Hemingway is the best-known stylist in modern American literature, and this story is an excellent example of his method. Understatement is the best term to characterize his writing. Using simple, declarative sentences, he avoids elaborate description, allowing exact physical details to suggest the settings, backgrounds, and implications of his stories. The reader is never told, for example, that Robert Wilson is British, but careful examination of his dialogue reveals his origins. Similarly, in the opening passages of the story, only the words “pretending that nothing had happened” alert the reader to anything out of the ordinary, yet by the time the reader learns that Macomber had been a coward, it comes as no surprise. Through slight intonations of dialogue and description, Hemingway has “shown” its effects before he “tells” about Macomber’s failure.
Hemingway rarely uses symbols overtly, yet subtly they are embedded in the story. Wilson’s admiration of the beasts he hunts, usually expressed in such terse lines as “damned fine lion” or “hell of a good bull,” suggest that these animals embody the qualities that he, and Hemingway, admire most: courage, strength, honesty, and grace under pressure. Ritual is important, too, in Hemingway’s work, and is most emphasized in the hunt itself, which brings out the best in man and animal. In other ways as well, small rituals bring order into the story and structure life into a meaningful whole.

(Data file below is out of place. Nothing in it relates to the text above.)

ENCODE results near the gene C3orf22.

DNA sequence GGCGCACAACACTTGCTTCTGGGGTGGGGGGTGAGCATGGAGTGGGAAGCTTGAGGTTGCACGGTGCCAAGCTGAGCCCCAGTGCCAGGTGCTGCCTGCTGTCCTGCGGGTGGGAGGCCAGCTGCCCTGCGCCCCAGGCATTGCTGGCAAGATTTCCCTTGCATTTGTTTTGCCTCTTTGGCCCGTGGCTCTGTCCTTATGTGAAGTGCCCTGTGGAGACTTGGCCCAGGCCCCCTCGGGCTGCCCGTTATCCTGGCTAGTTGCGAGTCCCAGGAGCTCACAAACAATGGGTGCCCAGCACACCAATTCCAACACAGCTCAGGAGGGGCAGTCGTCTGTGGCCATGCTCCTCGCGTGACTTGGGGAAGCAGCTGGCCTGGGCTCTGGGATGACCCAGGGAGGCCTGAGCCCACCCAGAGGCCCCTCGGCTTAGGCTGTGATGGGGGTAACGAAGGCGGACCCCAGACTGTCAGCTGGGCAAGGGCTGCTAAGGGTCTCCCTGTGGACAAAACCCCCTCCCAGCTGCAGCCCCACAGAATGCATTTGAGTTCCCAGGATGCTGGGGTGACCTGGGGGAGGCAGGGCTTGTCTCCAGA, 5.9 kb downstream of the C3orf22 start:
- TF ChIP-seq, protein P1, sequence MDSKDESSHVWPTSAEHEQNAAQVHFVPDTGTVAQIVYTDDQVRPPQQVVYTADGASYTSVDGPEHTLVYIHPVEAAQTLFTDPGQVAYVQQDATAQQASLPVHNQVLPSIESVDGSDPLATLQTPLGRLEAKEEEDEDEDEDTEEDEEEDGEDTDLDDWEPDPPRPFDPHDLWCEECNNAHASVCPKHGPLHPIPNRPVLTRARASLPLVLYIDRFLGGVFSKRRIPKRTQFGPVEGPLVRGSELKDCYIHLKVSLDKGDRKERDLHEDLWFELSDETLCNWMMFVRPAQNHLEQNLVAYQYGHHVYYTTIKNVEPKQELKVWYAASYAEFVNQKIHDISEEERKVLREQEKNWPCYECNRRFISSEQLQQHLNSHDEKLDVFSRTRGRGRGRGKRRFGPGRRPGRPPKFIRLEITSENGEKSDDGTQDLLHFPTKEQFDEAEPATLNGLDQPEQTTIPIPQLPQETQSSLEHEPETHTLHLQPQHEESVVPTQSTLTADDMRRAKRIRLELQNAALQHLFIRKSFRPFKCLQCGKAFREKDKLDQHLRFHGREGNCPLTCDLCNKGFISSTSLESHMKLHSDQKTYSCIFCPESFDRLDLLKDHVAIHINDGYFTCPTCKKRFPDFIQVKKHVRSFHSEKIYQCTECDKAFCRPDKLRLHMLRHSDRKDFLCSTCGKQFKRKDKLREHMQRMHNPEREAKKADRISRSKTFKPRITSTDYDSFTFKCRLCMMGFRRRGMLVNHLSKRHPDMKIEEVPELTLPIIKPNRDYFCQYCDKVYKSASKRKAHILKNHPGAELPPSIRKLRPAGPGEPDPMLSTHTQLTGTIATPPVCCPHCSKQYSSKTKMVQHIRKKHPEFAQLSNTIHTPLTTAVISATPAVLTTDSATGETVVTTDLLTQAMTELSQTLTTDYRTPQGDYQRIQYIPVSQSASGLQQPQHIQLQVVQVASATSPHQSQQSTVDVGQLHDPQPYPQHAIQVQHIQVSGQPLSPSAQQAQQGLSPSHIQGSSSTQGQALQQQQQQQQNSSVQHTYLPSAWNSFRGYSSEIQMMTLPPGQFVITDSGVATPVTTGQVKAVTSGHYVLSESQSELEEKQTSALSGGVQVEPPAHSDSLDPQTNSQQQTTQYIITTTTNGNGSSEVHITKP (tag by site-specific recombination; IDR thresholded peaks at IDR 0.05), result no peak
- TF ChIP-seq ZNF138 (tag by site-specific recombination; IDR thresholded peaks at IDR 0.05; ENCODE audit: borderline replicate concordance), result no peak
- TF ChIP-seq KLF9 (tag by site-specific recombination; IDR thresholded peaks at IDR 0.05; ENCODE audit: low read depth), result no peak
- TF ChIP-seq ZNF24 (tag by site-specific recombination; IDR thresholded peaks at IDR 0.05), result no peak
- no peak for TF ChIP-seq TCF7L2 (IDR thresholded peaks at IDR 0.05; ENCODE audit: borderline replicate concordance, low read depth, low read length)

Finally, attention should be paid to Wilson’s speech when he says, “Doesn’t do to talk too much about all this. Talk the whole thing away. No pleasure in anything if you mouth it up too much.” Hemingway shares this basic distrust of language, especially abstract language, so he allows as nearly as possible the action of the story to speak for itself. In “The Short Happy Life of Francis Macomber,” his technique succeeds in heightening the power of the story.